A Liturgical English Guide for Eastern Orthodox Worship Services

Rules for using traditional English 2nd-person forms

Thee/Thou "Thou" is the nominative, or the form used where you would say "I" or "we" or "he" in spoken English: "I see *thee*, but *thou* seest me".
Ye/you "Ye" is the plural nominative, "you" is the plural accusative: "We see *you*, but *ye* see us".
-est The ending -est is used for the 2nd person singular: Thou giv-est.
-th The ending -eth or -th is for 3rd person singular: He giv-eth.
Many people do not realize is that we can also use the modern "-es" for the 3rd person singular and not be going against what was accepted in the 17th century. Shakespeare uses both forms; "-es" was the Southern form, "-eth" was the Northern. Eventually the southern form won out in printed books and in the spoken language, but in the North of England the "-eth" ending survived in dialects up to modern times, and perhaps a few villagers still use it. In some places "-eth" does not sound right, even in church books. Thus for example Isobel Hapgood was in the habit of writing "the deacon goeth and taketh...", but for rubrics this sounds strange. Older and more "idiomatic" English texts would have said rather, "The deacon *shall go* and and *take*..." If we say "goes and takes" we are not guilty of modernism!
Provided by Fr John Shaw

Personal Pronouns

  case First Person Second Person Third Person
Singular Nominative I Thou He,She,It
Singular Accusative Me Thee Him,Her,It
Plural Nominative We Ye They
Plural Accusative Us You Them

Possessive Pronouns

Singular

Position First Person Second Person Third Person
Before a consonant My Thy His,Hers,Its
Before a vowel Mine Thine His,Hers,Its

Verb Conjugation Sample Conjugation: Infinitive: To work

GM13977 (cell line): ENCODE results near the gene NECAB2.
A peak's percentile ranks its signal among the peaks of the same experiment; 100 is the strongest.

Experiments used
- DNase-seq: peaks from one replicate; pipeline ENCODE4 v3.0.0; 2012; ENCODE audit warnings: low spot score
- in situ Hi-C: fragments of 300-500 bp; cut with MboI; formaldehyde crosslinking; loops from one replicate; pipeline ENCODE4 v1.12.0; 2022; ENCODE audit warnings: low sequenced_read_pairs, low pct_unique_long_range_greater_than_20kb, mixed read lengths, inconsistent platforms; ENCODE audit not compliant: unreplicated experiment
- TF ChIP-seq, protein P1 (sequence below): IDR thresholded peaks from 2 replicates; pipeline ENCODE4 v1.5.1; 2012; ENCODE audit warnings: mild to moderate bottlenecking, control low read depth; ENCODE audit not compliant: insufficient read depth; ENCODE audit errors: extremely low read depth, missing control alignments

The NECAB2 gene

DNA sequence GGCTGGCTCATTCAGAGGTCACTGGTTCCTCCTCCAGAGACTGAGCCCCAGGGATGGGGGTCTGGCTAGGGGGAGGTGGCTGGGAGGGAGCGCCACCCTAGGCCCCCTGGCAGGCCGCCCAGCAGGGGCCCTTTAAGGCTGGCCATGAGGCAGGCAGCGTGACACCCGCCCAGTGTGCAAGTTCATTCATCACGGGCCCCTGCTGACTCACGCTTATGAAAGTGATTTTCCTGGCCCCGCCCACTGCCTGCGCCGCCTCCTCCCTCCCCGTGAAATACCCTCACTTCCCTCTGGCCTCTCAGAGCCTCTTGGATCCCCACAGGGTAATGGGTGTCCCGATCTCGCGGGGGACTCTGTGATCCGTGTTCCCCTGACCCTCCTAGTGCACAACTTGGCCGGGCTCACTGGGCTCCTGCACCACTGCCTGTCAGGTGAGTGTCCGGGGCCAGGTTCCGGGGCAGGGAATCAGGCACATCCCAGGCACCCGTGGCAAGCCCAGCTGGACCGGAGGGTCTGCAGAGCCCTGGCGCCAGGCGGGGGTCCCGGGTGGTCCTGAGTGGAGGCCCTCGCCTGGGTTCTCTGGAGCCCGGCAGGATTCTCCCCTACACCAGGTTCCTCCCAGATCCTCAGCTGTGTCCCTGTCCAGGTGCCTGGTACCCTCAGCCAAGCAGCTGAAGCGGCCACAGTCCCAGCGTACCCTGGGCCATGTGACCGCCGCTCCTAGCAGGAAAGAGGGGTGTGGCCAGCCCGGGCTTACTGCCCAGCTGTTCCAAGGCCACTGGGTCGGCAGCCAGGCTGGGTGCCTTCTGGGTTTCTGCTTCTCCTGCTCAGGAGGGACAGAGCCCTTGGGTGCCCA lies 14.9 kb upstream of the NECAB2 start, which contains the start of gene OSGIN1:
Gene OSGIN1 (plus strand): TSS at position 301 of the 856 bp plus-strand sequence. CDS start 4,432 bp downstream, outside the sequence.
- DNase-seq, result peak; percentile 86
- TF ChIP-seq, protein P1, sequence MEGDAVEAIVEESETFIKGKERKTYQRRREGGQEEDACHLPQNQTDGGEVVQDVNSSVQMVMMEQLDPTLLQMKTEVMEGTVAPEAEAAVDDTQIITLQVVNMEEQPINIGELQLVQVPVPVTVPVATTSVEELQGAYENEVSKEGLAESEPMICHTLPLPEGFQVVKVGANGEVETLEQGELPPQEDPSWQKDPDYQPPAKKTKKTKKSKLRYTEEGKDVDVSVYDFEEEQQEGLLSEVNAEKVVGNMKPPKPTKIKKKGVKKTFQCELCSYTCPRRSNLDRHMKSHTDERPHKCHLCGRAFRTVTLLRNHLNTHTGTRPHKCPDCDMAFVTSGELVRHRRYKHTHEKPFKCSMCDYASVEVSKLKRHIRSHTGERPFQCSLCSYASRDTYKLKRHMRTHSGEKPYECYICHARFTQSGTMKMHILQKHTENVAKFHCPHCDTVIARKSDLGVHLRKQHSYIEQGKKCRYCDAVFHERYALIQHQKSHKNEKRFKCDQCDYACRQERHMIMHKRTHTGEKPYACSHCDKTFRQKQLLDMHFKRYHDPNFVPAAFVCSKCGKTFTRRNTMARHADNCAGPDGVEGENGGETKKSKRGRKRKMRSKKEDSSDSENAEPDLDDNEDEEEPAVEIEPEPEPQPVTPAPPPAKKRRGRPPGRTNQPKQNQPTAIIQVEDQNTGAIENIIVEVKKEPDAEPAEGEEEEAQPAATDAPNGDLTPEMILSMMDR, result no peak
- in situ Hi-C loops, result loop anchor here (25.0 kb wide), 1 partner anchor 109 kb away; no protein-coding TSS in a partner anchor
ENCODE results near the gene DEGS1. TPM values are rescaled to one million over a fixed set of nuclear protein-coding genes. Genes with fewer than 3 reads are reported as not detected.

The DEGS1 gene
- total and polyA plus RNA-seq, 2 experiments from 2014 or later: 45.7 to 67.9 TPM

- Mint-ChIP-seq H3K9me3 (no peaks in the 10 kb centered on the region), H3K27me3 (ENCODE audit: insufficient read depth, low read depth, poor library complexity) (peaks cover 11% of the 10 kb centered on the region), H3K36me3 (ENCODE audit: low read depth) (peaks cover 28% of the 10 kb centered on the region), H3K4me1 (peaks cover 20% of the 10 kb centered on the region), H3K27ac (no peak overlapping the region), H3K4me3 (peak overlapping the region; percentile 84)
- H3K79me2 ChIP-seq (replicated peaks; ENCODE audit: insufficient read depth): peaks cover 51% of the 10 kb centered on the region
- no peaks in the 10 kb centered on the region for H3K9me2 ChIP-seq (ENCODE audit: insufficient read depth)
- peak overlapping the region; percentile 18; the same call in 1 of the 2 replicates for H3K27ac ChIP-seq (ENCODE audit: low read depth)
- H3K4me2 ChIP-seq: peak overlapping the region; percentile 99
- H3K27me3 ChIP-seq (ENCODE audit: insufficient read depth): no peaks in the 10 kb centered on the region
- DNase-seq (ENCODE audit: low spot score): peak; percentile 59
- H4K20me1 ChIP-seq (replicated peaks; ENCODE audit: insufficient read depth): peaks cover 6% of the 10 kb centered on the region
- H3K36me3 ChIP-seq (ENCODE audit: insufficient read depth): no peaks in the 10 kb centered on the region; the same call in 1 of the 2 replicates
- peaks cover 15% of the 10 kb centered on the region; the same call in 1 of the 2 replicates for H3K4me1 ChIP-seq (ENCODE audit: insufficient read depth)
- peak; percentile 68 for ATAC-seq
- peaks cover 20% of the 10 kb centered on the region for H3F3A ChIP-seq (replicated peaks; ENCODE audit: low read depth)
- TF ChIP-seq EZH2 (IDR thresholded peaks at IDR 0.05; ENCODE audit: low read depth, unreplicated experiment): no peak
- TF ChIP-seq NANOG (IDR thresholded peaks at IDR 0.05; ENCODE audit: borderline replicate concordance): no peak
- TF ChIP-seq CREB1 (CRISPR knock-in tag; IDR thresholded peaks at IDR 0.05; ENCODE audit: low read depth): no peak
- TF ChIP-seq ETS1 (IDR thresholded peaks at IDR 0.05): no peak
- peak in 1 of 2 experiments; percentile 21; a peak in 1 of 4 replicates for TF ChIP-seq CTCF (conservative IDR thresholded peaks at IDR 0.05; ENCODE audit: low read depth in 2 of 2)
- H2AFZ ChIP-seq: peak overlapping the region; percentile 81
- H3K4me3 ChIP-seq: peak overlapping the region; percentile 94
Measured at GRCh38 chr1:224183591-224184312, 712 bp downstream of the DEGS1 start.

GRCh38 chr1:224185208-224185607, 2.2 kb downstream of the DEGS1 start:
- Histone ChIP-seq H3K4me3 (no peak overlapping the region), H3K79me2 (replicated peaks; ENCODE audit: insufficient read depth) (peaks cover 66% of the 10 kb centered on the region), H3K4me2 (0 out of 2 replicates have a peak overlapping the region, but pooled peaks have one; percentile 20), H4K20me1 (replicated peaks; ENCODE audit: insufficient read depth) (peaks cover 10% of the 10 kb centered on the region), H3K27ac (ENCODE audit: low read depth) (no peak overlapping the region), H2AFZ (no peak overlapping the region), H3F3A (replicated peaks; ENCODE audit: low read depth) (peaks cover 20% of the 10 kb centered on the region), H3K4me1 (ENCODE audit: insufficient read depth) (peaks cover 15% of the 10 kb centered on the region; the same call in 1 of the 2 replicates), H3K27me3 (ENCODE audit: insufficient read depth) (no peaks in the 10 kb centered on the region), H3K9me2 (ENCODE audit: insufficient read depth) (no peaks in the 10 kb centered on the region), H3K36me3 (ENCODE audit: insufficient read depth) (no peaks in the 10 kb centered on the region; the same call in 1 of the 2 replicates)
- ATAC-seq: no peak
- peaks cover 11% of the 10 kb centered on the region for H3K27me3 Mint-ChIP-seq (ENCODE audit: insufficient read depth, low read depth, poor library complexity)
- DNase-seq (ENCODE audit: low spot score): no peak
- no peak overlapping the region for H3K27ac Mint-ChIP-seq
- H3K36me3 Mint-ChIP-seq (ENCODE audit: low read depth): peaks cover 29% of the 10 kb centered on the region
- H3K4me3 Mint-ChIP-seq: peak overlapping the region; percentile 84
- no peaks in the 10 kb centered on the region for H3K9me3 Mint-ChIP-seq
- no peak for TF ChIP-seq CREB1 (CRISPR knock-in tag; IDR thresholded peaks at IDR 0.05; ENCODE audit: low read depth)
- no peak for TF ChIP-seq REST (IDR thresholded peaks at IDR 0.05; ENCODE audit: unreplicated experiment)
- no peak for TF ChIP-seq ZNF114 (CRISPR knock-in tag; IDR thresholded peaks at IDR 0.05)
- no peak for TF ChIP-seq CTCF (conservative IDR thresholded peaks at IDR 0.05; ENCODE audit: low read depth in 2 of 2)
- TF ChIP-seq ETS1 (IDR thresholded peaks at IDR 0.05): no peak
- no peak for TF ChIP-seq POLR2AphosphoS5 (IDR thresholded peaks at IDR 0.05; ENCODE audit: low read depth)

Indicative: Present
Person Singular Plural
First I work We Work
Second Thou workest Ye work
Third He worketh They work
Past
First I worked We worked
Second Thou workedst Ye worked
Third He worked They worked
Future
First I shall/will work We shall/will work
Second Thou wilt/shalt work Ye will/shall work
Third He will/shall work They will/shall work
Imperative:
First Let me work Let us work
Second Work thou Work ye
Third Let him work Let them work

Note: Subjunctive mood and the participles coincide with modern English. The following verbs are completely irregular.

Infinitive: To have

Person Singular Plural
Indicative: Present
First I have We have
Second Thou hast Ye have
Third He hath They have
Past
First I had We had
Second Thou hadst Ye had
Third He had They had
Future
First I shall/will have We shall/will have
Second Thou wilt/shalt have Ye will/shall have
Third He will/shall have They will/shall have
Imperative:
First Let me have Let us have
Second Have thou Have ye
Third Let him have Let them have

Infinitive: To be

Indicative: Present
First I am We are
Second Thou art Ye are
Third He is They are
Past
First I was We were
Second Thou wast Ye were
Third He was They were
Future
First I shall/will be We shall/will be
Second Thou wilt/shalt be Ye will/shall be
Third He will/shall be They will/shall be
Imperative:
First Let me be Let us be
Second Be thou Be ye
Third Let him be Let them be
Subjunctive: Present
First If I be If we be
Second If thou be If ye be
Third If he be If they be
Past
First If I were If we were
Second If thou wert If ye were
Third If he were If they were

Based on William Cobbett, _Grammar of the English Language_, Oxford University Press, Oxford, 1984 (first published 1819), and other sources. Provided by Stephen Shott





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